And as one person who is alive to write this story due to the timely, approximately two-minute response time, I am told, by Company One’s Advanced Life Support (ALS) unit upon the occasion of my cardiac arrest just over six years ago, I vote – if I had gotten that board vice chairmanship and had a vote – to see that County Emergency Services gets the funding and staffing necessary to adequately cover Warren County as we approach the third decade of the 21st Century.

Because as has been pointed out to me by a number of people since, had Company One’s ALS staff been covering, as they often do, an emergency outside town limits I would not be here now – lobbying for any necessary expansion of their budget to meet departmental needs.

As noted above, see Royal Examiner’s linked video of Gerry Maiatico’s power point presentation detailing a departmental staffing overview and Strategic Five-Year Staffing and Implementation Plan.


Oh, and thanks to Paula for keeping me going for those two minutes till Company One’s ALS boys arrived on scene.

A month after his heart abruptly stopped for no good reason this reporter thanks some of those who saved his life the afternoon of Dec. 31, 2012. Photo/Roger’s camera in hands of Co. 1 staff

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Local Government

Holloway says too early to discuss Beer Museum legal challenge



The Front Royal Town Council hurried through a brief open-meeting agenda – then there were those ongoing closed session EDA debt service issues. Photos by Roger Bianchini, Video by Mark Williams, Royal Examiner.

A perhaps record-setting for brevity 10-minute long regular meeting of the Front Royal Town Council on Monday, February 11, saw an approval, an appointment and adjournment to closed session – a closed session that went on over an hour.

The closed session discussion was of two items requiring private legal counsel regarding “legal mechanisms related to handling potential debt service related to prior and current budget years with respect to the Economic Development Authority”.

During the regular meeting, appointed unanimously to the Urban Forestry Advisory Committee was Jason Lamb; and approved unanimously was a requested revision of proffers by BMW Real Estate LLC for development of a vacant property across John Marshall Highway from Royal Lane at the southeastern entrance into town.

No announcement was forthcoming following the closed session, which included EDA Interim Executive Director John Anzivino and EDA Attorney Dan Whitten, as well as 2 East Main Street LLC architect Jim Burton. The second closed session agenda item involved the Afton Inn property which the 2 East Main Street group is redeveloping.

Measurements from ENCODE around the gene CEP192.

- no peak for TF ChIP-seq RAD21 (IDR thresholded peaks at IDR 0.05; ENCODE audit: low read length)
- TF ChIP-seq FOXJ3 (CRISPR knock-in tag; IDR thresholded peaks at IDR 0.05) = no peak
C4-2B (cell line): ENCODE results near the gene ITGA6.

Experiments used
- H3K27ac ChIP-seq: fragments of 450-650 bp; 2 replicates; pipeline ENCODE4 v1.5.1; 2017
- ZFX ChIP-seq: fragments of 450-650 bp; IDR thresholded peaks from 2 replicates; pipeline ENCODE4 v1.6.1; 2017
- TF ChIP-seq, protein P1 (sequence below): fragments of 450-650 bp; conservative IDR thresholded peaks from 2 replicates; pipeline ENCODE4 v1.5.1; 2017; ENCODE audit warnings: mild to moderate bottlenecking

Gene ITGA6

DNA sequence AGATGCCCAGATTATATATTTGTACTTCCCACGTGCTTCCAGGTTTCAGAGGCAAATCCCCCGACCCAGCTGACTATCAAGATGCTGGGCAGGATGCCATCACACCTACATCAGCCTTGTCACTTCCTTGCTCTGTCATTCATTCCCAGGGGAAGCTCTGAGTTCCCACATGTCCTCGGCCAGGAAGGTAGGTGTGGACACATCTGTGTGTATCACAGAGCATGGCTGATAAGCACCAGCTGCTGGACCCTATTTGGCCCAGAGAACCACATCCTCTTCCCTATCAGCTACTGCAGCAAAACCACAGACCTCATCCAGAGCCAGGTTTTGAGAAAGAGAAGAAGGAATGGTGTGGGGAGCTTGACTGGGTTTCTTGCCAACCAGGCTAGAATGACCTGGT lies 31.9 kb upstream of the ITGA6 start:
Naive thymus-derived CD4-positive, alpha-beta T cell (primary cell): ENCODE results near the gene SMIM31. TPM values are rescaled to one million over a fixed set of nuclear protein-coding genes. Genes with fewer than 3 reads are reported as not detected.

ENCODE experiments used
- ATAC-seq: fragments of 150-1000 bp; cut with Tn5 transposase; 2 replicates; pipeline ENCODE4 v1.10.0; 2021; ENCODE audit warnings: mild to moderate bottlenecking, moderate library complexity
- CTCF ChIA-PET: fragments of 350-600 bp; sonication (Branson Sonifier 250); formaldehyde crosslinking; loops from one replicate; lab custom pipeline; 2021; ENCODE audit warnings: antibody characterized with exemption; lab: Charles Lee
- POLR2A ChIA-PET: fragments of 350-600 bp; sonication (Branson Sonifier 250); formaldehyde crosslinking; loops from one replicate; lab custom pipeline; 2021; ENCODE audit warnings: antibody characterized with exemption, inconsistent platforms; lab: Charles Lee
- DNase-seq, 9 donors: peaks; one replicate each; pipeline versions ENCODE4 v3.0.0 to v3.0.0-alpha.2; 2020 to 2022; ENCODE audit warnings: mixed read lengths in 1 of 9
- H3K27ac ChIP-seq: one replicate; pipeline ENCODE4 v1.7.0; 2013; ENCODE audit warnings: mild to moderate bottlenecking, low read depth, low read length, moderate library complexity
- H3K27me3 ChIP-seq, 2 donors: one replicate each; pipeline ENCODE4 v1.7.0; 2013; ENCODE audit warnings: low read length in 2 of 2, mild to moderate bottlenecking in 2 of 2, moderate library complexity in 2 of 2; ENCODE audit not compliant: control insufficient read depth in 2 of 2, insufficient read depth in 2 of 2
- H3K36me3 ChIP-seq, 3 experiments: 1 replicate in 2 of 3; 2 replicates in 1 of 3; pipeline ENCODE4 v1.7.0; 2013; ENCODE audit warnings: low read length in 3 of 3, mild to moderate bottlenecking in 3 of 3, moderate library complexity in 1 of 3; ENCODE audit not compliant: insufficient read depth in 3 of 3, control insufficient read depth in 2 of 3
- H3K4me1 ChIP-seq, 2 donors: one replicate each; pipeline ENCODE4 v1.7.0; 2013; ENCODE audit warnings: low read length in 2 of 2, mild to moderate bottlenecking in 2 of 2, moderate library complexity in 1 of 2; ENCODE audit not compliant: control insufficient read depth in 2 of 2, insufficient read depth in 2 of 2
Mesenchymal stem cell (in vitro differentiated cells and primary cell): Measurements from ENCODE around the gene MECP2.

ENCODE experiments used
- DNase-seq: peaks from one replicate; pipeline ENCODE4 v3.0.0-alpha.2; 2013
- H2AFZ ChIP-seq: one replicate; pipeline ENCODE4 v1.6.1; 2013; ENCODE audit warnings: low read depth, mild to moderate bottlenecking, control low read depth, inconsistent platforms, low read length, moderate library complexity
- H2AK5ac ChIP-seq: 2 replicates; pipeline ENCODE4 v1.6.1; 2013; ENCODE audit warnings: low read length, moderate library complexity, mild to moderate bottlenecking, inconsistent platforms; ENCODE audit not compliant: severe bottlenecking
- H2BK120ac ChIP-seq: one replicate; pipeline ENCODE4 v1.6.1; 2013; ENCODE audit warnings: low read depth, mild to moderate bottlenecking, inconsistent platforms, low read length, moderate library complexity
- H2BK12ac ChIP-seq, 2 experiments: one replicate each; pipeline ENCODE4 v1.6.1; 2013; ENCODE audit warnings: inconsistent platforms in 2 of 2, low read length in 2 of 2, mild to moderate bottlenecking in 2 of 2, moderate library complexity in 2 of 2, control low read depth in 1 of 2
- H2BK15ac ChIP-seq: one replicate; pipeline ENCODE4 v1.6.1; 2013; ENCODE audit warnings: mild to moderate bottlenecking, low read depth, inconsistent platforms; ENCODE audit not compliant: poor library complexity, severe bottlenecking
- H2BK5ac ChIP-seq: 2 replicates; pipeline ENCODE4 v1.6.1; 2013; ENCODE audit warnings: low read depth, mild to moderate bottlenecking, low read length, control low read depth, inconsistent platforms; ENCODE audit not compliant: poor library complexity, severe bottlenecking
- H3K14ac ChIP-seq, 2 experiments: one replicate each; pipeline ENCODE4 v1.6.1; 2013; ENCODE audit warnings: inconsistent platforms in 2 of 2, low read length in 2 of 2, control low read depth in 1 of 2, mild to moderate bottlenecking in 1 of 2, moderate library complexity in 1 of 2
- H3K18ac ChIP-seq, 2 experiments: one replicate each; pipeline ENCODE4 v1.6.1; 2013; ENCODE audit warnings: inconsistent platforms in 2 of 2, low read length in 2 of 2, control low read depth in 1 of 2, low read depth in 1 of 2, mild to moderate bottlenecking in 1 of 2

However, of particular interest was one item that did not make the agenda. Newly-installed Councilman Chris Holloway, a former councilman and vice mayor, cast a lone vote not to add a third closed session item – discussion with legal counsel of David Downes’ Friday filing of a court petition seeking a legal reversal of council’s 4-2 vote denying his request for an off-street parking exemption for his Virginia Beer Museum.

Eugene Tewalt made the motion to add the third closed session item, which as a last-minute addition required a unanimous vote of approval. Queried about his vote keeping the item from being added to the closed session agenda, which drew a surprised glance from Mayor Hollis Tharpe, Holloway said he didn’t believe the discussion was necessary at this point. He noted council had just received information on the filing and observed that as of Monday evening the Town had yet to be served with Downes’ court petition.

Chris Holloway was in no mood to discuss a legal challenge of one of his first majority votes back on council.

As previously reported by Royal Examiner, Downes filing claims the January 14, 4-2 negative vote reversing a December 10, 4-3 vote of approval of the parking exemption request singled Downes out unconstitutionally as “a class of one without any rational basis for treating similarly situated property owners differently that own (a) other art galleries and museums in Town; (b) other properties on the west side of Chester Street between East Main Street and Peyton Street, and (c) other properties on Main Street and Jackson Street that are in the same revitalization area of downtown Front Royal.”

Virginia Beer Museum owner petitions court to overturn parking exemption denial

On January 14 Holloway joined Eugene Tewalt, Gary Gillespie and Bill Sealock in forming that 4-2 majority vote denying Downes’ parking exemption request (Meza and Letasha Thompson voted for approval). That vote reversed a December 10, 4-3 vote approving the request – Sealock, Meza, Morrison, Tharpe for, Tewalt, Connolly, Gillespie opposed.

Asked by the media whether he would consider changing his negative vote as the meeting adjourned to closed session, Holloway said, “I can’t be bullied into changing my vote.”

See all 10 minutes of this believed-to-be historically short regular meeting in this Royal Examiner video: